Ipsilateral Fractures of The Femoral Neck and Shaft
Kemal AKTUGLU, Hakki ONCAG, Guray ALIN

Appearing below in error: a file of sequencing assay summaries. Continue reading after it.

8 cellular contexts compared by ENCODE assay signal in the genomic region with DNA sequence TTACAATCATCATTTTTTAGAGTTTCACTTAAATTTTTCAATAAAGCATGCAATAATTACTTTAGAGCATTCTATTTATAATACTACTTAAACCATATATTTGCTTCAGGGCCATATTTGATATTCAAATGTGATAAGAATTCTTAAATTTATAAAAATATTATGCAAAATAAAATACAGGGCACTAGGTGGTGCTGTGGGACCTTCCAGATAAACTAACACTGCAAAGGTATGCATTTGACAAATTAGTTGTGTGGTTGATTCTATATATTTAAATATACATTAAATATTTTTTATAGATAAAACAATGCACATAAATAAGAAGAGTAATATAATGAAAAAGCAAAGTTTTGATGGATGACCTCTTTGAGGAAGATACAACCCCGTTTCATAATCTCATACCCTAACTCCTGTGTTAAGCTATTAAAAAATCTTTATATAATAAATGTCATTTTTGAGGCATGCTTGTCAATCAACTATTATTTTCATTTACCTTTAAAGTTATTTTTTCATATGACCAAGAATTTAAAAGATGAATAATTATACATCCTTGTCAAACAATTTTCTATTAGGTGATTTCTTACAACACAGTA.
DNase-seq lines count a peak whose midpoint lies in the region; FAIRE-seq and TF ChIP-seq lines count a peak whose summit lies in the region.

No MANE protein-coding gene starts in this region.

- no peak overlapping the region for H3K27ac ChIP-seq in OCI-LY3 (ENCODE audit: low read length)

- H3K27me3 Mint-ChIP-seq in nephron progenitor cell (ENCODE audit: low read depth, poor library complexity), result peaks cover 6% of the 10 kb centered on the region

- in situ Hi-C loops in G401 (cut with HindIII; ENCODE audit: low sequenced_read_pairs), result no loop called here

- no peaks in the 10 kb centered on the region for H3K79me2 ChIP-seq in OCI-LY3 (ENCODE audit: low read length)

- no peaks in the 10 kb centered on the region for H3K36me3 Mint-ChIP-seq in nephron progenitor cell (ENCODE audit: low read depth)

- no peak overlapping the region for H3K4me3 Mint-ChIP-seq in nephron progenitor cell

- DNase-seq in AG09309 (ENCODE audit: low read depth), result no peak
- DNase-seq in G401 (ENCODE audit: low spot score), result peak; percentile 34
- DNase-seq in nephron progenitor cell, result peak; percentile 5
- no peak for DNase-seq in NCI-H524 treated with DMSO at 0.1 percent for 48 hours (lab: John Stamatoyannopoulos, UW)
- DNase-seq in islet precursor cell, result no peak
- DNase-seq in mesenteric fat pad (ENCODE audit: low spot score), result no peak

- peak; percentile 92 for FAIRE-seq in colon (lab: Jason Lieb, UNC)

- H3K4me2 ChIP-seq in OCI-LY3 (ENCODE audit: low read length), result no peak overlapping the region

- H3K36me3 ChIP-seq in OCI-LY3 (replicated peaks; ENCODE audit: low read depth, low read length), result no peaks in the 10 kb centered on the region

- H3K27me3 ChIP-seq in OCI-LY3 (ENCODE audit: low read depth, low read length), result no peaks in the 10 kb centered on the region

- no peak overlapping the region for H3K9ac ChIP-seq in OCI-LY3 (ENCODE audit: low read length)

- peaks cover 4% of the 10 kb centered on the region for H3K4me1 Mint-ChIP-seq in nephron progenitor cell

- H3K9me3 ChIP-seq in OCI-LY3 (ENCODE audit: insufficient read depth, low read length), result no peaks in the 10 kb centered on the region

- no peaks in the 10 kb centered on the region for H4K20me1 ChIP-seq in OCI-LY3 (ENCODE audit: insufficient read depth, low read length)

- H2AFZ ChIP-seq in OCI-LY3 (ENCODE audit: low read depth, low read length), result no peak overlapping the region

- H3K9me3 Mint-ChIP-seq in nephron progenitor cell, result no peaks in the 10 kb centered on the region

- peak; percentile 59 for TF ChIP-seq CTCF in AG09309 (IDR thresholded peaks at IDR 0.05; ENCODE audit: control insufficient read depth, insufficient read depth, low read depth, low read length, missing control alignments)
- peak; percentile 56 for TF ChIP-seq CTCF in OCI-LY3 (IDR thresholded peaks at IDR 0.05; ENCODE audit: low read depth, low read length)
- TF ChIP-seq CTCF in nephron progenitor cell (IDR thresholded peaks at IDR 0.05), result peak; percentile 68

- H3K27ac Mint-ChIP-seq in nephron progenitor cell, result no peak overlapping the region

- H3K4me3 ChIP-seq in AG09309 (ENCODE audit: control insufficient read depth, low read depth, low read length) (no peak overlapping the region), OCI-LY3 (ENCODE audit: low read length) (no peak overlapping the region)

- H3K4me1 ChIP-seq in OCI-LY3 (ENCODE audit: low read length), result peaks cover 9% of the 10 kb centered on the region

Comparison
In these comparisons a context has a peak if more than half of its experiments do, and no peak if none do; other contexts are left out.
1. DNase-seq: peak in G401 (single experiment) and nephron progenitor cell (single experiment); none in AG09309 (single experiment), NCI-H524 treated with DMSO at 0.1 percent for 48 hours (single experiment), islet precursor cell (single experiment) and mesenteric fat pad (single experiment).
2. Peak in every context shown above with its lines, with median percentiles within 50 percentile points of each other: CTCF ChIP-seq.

Fracture of proximal femur associated with diaphyseal fracture requires osteosynthesis of both fractures which enables immediatejoint mobilization. Anatomical reduction of neck and.diaphyseal fracture are essential condition for consolidation. We reviewed the cases of' six patients who were treated at Ege University Hospital from January 1989 through December 1993. The average age was 33 (min. 26, max. 47) years. All of the patients were involved in a high-velocity accident. 5 (83%) patients had multiple trauma, 3 (66%) patients had an associated knee injury. (One ligamentous injury, one patella fracture and two tibial plateau fracture). Our protocol for this double fractures is treatment with immediate internal fixation; the femoral shaft fracture is given first priority and is reduced and immobilized with closed intramedullaiy naling, and then the femoral neck fracture is then treated with parallel cancellous screws. The hip and femur can be fixed internally through a single approach in a single position. The average follow-up was 26 (min. 6, max. 40) months. During an average follow-up of six months, all fractures healed. Decreased operative time, less blood loss, less technical difficulty, and early mobilization are important factors in the multiple-injured patient. Compared with other reports, our cases seems to have same functional results. The hip fracture was initially overlooked in 2 cases (33%). Overall, the prognosis with regarded to healing of the femoral neck and avascular necrosis of the femoral head in these combination injuries was found to be superior to that of isolated femoral neck fractures in young adults. We concluded that ipsilateral neck and shaft fractures of the femur can be adequately stabilized with closed interlocking nailing and screw fixation.